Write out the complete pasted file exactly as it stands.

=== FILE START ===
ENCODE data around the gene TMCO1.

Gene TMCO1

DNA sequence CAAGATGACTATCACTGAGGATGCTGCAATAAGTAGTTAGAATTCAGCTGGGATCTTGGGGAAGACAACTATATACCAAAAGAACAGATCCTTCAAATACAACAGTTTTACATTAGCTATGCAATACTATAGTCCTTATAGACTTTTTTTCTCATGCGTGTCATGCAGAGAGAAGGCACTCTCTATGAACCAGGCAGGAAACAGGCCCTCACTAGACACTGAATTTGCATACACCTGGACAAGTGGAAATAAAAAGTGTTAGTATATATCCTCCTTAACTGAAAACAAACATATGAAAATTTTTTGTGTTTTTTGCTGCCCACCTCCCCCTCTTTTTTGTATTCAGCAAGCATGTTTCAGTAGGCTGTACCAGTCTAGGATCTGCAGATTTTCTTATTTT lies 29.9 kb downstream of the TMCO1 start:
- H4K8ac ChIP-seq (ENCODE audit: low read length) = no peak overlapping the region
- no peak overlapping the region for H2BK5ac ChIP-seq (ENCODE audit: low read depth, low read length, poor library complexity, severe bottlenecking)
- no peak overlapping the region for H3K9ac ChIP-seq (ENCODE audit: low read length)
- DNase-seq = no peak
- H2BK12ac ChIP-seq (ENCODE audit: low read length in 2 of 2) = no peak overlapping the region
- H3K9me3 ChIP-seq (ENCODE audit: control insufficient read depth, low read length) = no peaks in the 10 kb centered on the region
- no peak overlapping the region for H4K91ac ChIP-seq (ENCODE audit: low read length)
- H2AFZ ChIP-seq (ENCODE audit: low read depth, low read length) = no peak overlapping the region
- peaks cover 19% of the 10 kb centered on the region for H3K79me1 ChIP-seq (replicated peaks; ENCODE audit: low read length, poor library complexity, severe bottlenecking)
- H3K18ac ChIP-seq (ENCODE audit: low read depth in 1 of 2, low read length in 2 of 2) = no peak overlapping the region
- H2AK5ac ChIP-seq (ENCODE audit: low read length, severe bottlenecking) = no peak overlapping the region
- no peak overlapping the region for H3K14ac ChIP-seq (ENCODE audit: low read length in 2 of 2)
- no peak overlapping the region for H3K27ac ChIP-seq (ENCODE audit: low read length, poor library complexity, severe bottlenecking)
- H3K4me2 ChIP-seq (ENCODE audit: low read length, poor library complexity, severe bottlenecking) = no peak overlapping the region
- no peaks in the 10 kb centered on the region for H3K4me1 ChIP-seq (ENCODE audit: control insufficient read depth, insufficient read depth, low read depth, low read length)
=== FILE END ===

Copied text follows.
ENCODE data around the gene TMCO1.

Gene TMCO1

DNA sequence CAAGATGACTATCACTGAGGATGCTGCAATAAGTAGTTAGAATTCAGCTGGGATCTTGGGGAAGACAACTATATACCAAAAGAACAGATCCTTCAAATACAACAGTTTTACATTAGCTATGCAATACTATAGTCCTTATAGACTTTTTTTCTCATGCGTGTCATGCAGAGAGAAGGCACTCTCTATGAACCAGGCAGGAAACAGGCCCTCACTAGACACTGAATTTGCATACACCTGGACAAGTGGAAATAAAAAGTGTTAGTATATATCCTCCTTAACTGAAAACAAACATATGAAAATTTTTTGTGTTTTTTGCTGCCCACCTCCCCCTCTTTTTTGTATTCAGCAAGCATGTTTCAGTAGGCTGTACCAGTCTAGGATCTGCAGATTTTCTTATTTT lies 29.9 kb downstream of the TMCO1 start:
- H4K8ac ChIP-seq (ENCODE audit: low read length) = no peak overlapping the region
- no peak overlapping the region for H2BK5ac ChIP-seq (ENCODE audit: low read depth, low read length, poor library complexity, severe bottlenecking)
- no peak overlapping the region for H3K9ac ChIP-seq (ENCODE audit: low read length)
- DNase-seq = no peak
- H2BK12ac ChIP-seq (ENCODE audit: low read length in 2 of 2) = no peak overlapping the region
- H3K9me3 ChIP-seq (ENCODE audit: control insufficient read depth, low read length) = no peaks in the 10 kb centered on the region
- no peak overlapping the region for H4K91ac ChIP-seq (ENCODE audit: low read length)
- H2AFZ ChIP-seq (ENCODE audit: low read depth, low read length) = no peak overlapping the region
- peaks cover 19% of the 10 kb centered on the region for H3K79me1 ChIP-seq (replicated peaks; ENCODE audit: low read length, poor library complexity, severe bottlenecking)
- H3K18ac ChIP-seq (ENCODE audit: low read depth in 1 of 2, low read length in 2 of 2) = no peak overlapping the region
- H2AK5ac ChIP-seq (ENCODE audit: low read length, severe bottlenecking) = no peak overlapping the region
- no peak overlapping the region for H3K14ac ChIP-seq (ENCODE audit: low read length in 2 of 2)
- no peak overlapping the region for H3K27ac ChIP-seq (ENCODE audit: low read length, poor library complexity, severe bottlenecking)
- H3K4me2 ChIP-seq (ENCODE audit: low read length, poor library complexity, severe bottlenecking) = no peak overlapping the region
- no peaks in the 10 kb centered on the region for H3K4me1 ChIP-seq (ENCODE audit: control insufficient read depth, insufficient read depth, low read depth, low read length)